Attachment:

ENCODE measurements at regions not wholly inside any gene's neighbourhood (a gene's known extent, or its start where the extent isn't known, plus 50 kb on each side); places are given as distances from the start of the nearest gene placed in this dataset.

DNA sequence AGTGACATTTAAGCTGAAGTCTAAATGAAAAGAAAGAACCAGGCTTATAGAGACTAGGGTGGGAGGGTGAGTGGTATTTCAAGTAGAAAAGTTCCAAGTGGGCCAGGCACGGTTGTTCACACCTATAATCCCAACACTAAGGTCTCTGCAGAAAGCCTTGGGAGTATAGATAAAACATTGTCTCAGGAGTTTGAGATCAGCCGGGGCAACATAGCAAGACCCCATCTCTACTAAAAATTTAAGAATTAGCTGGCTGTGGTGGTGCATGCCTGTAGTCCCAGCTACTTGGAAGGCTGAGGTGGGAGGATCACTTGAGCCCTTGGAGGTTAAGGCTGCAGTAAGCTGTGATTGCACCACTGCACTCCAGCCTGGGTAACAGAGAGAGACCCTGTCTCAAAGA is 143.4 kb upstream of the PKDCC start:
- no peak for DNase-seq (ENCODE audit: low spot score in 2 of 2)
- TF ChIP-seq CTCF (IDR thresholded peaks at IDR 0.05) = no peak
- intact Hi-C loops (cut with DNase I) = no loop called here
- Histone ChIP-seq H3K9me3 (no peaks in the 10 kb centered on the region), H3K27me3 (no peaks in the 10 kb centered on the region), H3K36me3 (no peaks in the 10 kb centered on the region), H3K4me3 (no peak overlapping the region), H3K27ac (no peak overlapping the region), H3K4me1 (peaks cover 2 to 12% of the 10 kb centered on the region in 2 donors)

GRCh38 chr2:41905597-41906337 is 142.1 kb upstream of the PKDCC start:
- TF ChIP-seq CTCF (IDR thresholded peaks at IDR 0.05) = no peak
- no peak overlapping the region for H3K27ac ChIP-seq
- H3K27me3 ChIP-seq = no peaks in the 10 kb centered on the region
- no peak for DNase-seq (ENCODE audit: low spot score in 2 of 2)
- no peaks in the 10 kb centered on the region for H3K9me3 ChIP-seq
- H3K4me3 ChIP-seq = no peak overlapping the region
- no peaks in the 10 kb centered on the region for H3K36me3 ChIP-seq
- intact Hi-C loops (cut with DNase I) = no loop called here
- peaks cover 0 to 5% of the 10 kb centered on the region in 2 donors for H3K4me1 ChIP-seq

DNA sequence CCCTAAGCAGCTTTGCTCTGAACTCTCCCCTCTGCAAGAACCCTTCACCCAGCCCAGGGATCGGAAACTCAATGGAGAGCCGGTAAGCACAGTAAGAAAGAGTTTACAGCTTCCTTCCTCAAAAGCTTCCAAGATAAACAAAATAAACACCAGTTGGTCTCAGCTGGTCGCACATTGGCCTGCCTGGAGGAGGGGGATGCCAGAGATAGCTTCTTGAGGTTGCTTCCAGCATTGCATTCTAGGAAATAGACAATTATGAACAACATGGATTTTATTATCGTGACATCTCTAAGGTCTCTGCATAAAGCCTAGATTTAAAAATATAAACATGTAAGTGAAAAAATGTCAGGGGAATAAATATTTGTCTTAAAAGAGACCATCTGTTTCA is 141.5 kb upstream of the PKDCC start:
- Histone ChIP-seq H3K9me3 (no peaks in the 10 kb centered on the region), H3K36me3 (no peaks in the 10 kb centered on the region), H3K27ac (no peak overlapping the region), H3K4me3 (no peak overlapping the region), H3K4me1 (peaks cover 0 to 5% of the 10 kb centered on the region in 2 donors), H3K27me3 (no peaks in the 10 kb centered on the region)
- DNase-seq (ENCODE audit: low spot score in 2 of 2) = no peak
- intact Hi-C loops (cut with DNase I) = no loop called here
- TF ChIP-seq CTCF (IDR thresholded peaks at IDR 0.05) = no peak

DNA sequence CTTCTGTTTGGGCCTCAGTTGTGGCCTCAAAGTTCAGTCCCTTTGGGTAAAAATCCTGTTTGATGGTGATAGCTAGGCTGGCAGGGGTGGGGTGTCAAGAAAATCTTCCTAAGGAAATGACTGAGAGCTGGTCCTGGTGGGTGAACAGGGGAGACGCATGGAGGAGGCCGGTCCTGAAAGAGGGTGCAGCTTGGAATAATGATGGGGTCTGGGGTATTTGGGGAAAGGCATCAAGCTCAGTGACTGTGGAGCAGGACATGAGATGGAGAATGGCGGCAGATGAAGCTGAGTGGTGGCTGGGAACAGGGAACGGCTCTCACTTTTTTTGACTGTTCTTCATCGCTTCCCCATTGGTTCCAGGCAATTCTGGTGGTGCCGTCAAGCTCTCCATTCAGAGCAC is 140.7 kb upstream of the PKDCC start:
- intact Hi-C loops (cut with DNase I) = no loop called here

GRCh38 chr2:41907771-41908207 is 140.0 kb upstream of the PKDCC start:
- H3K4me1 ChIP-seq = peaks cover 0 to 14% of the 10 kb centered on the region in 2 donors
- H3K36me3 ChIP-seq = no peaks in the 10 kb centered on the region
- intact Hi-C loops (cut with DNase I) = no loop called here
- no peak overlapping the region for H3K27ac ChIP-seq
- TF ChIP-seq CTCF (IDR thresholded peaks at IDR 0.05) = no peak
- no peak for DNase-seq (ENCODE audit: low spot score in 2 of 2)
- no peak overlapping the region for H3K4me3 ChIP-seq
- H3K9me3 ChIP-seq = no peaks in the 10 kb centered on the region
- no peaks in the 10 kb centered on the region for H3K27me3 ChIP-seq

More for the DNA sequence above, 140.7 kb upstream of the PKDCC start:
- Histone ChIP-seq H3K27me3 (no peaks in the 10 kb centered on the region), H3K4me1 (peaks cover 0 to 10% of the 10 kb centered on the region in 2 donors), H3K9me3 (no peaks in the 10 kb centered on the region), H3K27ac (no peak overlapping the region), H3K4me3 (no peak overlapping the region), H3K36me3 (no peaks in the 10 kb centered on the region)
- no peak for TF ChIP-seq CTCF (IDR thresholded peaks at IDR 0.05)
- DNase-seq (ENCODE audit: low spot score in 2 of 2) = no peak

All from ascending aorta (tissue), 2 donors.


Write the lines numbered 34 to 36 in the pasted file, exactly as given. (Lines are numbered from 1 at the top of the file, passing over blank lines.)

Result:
More for the DNA sequence above, 140.7 kb upstream of the PKDCC start:
- Histone ChIP-seq H3K27me3 (no peaks in the 10 kb centered on the region), H3K4me1 (peaks cover 0 to 10% of the 10 kb centered on the region in 2 donors), H3K9me3 (no peaks in the 10 kb centered on the region), H3K27ac (no peak overlapping the region), H3K4me3 (no peak overlapping the region), H3K36me3 (no peaks in the 10 kb centered on the region)
- no peak for TF ChIP-seq CTCF (IDR thresholded peaks at IDR 0.05)